Unique underpinnings revealed for stomach's acid pump

Nagoya University researchers and colleagues have improved understanding of the molecular mechanisms of a key protein that makes the stomach acidic. Their findings, published in the journal Nature Communications, could lead ...

How the Sun's magnetic forces arrange gas particles

Solar prominences hover above the visible solar disk like giant clouds, held there by a supporting framework of magnetic forces, originating from layers deep within the Sun. The magnetic lines of force are moved by ever-present ...

Examining the origins of proton spin

Where does the proton get its spin? This question has puzzled physicists ever since experiments in the 1980s revealed that a proton's constituent quarks—the most fundamental building blocks of atomic nuclei—account for ...

How mussels make a powerful underwater glue

Blue mussels (Mytilus edulis) spend their days being buffeted by crashing waves. They manage to stay tethered to the rocks or their fellow mussels thanks to a highly effective underwater glue they produce. Because achieving ...

Particle accelerators may get a boost from oxygen

Whipping up world-class particle accelerator structures has long been a process akin to following a favorite recipe. Many of the best-performing samples are prepared using processes developed through trial and error over ...

New membrane to make fresh water

Scientists at Sandia National Laboratories and their collaborators have developed a new membrane, whose structure was inspired by a protein from algae, for electrodialysis that could be used to provide fresh water for farming ...

page 1 from 40

Ion

An ion is an atom or molecule where the total number of electrons is not equal to the total number of protons, giving it a net positive or negative electrical charge.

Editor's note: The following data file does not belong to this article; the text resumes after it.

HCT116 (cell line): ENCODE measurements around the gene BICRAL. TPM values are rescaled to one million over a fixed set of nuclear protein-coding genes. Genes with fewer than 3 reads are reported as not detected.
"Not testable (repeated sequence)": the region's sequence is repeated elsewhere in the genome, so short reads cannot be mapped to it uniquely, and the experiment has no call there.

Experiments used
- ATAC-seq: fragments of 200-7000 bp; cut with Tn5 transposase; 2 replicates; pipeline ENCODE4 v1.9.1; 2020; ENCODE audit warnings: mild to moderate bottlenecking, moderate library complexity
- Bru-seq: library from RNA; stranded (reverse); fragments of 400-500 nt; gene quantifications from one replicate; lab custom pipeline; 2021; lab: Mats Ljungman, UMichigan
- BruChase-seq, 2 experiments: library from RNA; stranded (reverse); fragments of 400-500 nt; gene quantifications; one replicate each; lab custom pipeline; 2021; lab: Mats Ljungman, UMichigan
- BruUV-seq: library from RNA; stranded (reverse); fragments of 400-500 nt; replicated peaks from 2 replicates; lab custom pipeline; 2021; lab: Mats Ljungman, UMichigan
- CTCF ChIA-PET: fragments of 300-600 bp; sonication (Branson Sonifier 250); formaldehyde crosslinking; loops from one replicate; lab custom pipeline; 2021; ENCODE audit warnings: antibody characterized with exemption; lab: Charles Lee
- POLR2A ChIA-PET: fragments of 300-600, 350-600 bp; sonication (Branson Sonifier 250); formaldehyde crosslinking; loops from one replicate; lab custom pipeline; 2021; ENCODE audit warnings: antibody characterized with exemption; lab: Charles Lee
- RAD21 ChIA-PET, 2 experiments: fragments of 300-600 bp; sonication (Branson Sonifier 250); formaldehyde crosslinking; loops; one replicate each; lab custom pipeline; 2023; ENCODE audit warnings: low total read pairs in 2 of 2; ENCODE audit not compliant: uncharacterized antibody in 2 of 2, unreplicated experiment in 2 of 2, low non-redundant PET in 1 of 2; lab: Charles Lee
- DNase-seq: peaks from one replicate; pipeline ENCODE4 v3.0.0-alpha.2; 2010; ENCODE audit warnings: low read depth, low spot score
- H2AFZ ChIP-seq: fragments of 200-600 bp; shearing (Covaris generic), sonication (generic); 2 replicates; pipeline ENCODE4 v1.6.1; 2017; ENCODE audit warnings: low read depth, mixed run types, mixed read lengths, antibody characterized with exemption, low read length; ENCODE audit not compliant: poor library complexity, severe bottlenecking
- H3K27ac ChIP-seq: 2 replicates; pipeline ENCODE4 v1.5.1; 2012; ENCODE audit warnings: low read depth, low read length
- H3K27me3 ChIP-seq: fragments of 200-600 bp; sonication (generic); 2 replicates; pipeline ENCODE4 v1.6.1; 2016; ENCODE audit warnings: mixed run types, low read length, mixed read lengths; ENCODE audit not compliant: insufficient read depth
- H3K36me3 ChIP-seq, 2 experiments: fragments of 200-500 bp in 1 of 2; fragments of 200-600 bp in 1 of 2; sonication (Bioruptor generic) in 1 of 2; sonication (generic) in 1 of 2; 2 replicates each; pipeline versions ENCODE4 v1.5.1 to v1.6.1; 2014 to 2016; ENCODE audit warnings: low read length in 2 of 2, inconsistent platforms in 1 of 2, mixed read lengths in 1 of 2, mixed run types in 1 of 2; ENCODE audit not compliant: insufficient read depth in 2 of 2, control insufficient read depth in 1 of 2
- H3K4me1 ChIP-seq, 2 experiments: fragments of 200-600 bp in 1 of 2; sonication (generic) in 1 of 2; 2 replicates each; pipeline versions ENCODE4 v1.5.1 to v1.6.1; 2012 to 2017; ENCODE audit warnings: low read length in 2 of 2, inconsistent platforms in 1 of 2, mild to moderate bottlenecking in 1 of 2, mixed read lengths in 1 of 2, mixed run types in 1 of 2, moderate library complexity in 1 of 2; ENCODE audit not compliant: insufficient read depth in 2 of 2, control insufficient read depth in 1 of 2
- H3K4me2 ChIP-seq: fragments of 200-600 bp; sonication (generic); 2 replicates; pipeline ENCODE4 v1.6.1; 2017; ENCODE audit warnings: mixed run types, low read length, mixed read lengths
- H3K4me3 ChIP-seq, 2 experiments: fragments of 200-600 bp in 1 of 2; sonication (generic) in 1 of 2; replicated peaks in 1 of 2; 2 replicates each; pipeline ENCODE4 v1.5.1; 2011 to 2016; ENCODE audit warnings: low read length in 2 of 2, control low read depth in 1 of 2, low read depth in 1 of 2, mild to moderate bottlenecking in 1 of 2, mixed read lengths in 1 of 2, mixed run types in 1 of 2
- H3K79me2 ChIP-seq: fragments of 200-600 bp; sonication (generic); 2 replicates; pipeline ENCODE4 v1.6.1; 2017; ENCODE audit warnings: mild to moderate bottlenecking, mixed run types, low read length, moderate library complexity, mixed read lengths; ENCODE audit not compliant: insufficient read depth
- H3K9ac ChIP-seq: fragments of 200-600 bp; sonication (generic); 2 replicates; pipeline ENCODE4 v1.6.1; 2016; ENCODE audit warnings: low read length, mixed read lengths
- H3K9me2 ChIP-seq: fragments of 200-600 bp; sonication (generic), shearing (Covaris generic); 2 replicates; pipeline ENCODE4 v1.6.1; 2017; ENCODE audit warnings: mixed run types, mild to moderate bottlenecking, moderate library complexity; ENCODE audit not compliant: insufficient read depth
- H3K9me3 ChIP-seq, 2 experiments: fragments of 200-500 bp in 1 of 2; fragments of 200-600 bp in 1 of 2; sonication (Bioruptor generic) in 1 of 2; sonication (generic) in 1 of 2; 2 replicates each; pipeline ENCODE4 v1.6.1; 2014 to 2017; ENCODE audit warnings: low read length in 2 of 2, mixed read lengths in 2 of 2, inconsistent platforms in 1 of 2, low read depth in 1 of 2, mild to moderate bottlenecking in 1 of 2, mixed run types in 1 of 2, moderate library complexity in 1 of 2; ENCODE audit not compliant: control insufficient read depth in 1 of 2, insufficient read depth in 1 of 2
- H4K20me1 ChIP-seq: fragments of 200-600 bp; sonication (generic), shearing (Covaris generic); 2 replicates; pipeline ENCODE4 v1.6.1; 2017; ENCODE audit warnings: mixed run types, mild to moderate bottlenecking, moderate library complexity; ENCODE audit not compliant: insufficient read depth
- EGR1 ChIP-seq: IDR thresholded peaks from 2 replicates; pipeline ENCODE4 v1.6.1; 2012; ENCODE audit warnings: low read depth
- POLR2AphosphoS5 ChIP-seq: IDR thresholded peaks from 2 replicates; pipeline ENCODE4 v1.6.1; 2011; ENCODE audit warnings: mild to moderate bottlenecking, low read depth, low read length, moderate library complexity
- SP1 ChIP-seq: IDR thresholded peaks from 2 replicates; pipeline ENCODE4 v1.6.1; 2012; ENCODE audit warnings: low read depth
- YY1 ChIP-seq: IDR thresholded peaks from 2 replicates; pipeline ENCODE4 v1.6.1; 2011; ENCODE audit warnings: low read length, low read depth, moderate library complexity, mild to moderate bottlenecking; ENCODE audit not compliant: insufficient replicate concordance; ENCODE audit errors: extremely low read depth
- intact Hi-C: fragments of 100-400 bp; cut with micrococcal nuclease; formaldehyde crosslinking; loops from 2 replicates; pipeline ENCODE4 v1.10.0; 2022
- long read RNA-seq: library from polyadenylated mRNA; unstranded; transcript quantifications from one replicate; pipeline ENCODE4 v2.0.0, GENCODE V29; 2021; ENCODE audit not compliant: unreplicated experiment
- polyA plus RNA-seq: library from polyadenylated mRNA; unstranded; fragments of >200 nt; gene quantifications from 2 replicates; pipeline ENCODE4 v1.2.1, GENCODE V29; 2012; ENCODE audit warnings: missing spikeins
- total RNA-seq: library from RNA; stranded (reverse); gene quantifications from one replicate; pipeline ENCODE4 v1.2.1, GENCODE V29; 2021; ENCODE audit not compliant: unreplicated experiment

Since protons are positively charged and electrons are negatively charged, if there are more electrons than protons, the atom or molecule will be negatively charged. This is called an anion (pronounced /ˈænaɪən/; an-eye-on), from the Greek ἀνά (ana), meaning 'up'.

Conversely, if there are more protons than electrons, the atom or molecule will be positively charged. This is called a cation (pronounced /ˈkætaɪən/; cat-eye-on), from the Greek κατά (kata), meaning 'down'.

An ion consisting of a single atom is called a monatomic ion. If it consists of two or more atoms, it is called a polyatomic ion. Polyatomic ions containing oxygen, such as carbonate and sulfate, are called oxyanions.

When writing the chemical formula for an ion, its charge is written as a superscript '+' or '−' following a number indicating the difference between the number of protons and the number of electrons. The number is omitted if it is equal to 1. For example, the sodium cation is written as Na+, the '+' indicating that it has one less electron than it has protons. The sulfate anion is written as SO42−, the '2−' indicating that it has two more electrons than it has protons.

If an ion contains unpaired electrons, it is called a radical ion. Just like neutral radicals, radical ions are very reactive.

This text uses material from Wikipedia, licensed under CC BY-SA